President Barack Obama will nominate US Solicitor General Elena Kagan to the Supreme Court, the New York Times reported. Kagan is a strong gay ally.

Kagan, 50, will replace retiring Justice Paul Stevens.

During her 2009 confirmation as solicitor general, only 7 Republicans backed her. Social conservatives attacked her as too liberal, arguing that she most likely supports giving gay and lesbian couples the right to marry.

“Ms. Kagan's extreme rhetoric makes it highly likely that she also favors same-sex marriage, both as a matter of policy and as a supposed federal constitutional right,” opponents – including anti-gay rights stalwarts the American Family Association and Focus on the Family – warned in a letter.

In a blog post, the anti-gay rights group Family Research Council helmed by influential social conservative Tony Perkins prayed against the confirmation of various Obama nominees, including Kagan: “Please pray over these nominees. May God move to prevent confirmation of those who will do harm [to] our nation! May He restrain those who Senate conservatives have little power to prevent from confirmation!”

As proof they cite a 2005 Supreme Court challenge to an appellate ruling that permitted law schools to limit the military's presence at campus recruiting events. Kagan was one of 40 Harvard Law School professors who signed a friend-of-the-court brief in support of the ruling.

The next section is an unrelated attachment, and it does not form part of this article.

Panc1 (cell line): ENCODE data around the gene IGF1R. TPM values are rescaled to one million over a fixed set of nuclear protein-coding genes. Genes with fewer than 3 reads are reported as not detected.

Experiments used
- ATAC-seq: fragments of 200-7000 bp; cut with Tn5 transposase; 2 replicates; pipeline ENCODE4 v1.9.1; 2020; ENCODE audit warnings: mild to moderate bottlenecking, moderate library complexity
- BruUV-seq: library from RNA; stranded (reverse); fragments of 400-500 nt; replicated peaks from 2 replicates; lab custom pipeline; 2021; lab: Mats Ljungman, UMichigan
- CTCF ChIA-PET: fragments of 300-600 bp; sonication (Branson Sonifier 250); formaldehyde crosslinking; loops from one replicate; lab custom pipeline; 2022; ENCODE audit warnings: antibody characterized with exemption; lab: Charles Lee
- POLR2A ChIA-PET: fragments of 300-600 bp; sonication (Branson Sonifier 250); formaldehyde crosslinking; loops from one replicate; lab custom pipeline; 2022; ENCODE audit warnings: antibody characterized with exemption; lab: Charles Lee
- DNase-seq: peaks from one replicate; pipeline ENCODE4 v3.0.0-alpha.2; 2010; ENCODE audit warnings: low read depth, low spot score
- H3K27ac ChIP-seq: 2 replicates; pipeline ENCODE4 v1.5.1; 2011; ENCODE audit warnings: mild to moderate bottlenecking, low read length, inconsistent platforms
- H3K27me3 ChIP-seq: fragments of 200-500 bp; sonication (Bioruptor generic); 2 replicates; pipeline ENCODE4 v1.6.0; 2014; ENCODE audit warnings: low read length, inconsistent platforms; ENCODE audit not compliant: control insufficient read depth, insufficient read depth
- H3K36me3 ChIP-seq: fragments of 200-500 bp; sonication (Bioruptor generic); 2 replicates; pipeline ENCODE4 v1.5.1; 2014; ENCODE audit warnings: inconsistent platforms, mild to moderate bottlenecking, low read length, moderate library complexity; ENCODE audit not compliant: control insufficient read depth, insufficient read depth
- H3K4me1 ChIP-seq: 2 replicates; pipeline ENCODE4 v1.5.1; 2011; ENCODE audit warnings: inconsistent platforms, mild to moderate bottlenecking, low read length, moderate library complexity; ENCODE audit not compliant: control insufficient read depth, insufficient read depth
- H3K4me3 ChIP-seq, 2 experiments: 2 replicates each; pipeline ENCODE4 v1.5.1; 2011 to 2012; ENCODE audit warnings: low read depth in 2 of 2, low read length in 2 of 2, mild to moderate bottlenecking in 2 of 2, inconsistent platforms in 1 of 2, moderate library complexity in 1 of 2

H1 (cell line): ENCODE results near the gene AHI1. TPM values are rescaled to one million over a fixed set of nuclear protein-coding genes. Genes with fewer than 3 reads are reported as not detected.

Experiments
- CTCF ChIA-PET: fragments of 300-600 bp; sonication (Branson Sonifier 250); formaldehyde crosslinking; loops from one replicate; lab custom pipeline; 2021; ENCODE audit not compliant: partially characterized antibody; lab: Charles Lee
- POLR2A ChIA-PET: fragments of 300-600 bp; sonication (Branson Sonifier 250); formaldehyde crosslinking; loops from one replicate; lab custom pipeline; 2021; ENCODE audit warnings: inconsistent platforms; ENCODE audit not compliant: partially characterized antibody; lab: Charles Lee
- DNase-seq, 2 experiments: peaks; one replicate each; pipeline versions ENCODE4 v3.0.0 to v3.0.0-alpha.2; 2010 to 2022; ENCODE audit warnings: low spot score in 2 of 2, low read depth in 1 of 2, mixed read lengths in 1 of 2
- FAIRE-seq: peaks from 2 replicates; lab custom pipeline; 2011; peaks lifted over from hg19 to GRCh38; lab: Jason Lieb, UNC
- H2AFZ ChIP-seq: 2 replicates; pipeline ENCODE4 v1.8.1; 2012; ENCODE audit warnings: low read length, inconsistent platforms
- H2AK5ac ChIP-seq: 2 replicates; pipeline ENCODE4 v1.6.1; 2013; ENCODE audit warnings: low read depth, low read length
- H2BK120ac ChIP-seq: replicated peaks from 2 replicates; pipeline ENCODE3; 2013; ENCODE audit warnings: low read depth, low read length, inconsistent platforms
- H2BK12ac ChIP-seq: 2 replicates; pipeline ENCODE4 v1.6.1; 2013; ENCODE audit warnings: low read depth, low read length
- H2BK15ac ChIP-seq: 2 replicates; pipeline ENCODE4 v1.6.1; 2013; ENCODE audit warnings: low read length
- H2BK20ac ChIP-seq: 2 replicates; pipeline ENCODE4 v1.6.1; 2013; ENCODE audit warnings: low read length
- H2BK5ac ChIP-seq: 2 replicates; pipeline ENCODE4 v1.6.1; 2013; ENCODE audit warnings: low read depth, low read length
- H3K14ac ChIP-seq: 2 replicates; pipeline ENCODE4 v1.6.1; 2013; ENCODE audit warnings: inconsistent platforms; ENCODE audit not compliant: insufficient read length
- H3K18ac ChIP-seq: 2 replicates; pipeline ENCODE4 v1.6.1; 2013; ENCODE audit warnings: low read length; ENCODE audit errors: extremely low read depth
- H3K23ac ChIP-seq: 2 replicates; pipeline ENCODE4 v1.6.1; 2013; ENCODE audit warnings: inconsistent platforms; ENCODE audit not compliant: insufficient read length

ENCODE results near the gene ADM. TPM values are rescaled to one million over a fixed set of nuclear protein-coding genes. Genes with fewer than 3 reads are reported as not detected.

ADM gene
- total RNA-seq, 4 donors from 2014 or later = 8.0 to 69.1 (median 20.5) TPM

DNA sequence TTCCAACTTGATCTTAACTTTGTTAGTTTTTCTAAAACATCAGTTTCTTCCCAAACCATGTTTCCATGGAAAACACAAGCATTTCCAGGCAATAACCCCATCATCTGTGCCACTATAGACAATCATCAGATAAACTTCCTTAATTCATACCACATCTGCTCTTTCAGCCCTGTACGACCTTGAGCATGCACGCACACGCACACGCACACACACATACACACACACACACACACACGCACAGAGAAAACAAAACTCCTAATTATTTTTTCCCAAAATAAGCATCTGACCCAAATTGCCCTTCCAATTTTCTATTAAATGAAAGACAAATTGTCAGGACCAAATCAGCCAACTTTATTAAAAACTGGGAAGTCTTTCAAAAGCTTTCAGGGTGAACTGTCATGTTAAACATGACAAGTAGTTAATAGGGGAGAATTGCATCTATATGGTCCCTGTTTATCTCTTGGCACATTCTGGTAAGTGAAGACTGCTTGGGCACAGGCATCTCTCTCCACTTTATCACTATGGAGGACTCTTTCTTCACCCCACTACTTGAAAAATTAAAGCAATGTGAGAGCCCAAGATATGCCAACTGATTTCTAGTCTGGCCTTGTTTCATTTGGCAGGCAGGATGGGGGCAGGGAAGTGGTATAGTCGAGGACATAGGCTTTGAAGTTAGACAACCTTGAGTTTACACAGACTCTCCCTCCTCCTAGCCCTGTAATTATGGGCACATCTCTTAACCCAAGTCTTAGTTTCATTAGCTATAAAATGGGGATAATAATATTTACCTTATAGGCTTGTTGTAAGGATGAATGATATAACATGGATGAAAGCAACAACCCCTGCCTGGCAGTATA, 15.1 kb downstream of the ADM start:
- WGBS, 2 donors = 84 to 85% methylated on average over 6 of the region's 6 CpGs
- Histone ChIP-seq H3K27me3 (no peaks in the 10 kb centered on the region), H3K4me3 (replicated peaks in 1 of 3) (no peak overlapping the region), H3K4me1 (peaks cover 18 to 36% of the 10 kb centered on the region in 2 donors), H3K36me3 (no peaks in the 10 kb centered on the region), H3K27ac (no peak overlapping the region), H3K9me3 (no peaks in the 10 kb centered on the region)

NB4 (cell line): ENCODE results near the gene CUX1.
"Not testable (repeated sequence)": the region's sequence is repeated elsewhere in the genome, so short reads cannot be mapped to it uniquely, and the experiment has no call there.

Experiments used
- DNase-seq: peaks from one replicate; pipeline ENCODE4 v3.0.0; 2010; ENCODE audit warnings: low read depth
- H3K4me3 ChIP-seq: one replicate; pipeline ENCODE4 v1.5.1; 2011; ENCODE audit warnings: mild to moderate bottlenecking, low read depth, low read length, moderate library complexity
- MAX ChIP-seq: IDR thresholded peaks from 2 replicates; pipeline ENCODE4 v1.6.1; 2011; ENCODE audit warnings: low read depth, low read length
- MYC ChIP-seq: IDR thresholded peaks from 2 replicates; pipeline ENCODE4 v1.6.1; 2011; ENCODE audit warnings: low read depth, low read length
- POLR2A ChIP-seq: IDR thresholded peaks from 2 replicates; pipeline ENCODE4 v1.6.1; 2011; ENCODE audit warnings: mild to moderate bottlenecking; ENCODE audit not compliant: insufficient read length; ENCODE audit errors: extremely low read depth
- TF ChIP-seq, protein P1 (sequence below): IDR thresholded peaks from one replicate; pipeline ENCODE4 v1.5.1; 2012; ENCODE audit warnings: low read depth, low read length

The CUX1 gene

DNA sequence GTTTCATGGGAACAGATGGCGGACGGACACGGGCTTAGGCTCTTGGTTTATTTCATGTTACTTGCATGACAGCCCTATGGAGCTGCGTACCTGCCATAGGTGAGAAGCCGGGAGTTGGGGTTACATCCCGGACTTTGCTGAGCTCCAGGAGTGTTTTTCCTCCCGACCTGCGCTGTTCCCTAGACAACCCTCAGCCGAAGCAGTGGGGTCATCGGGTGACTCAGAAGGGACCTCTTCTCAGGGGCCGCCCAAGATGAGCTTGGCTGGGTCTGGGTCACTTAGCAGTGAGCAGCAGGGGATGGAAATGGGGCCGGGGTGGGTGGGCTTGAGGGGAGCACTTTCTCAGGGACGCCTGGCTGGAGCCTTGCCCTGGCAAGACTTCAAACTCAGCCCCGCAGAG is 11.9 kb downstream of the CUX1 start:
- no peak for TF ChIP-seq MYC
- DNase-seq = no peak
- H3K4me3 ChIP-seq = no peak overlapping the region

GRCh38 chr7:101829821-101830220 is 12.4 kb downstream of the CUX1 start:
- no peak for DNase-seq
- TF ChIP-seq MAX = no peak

The brief argued that the military's “don't ask, don't tell” policy that bans gay troops from serving openly violates the legal profession's anti-discriminatory policies.

Kagan called the policy “a profound wrong – a moral injustice of the first order,” in a an email to faculty and students, the Wall Street Journal reported.

The Supreme Court unanimously disagreed with the lower court ruling.

In a written follow-up to her Senate confirmation hearing, Senator John Cornyn, a Texas Republican, asked Kagan her views on gay marriage. “There is no federal constitutional right to same-sex marriage,” she responded.

Rumors that Kagan is gay also began to swirl when her name was first mentioned as a possible candidate.

In a CBS News item, blogger Ben Domenech, a former Bush administration aide, wrote if picked Kagan would be the “first openly gay justice.” Saying he was “applying old stereotypes to single women with successful careers, the White House chided Domenech, who apologized for the posting, but refused to retract the allegation.

Supreme Court justices are appointed for life.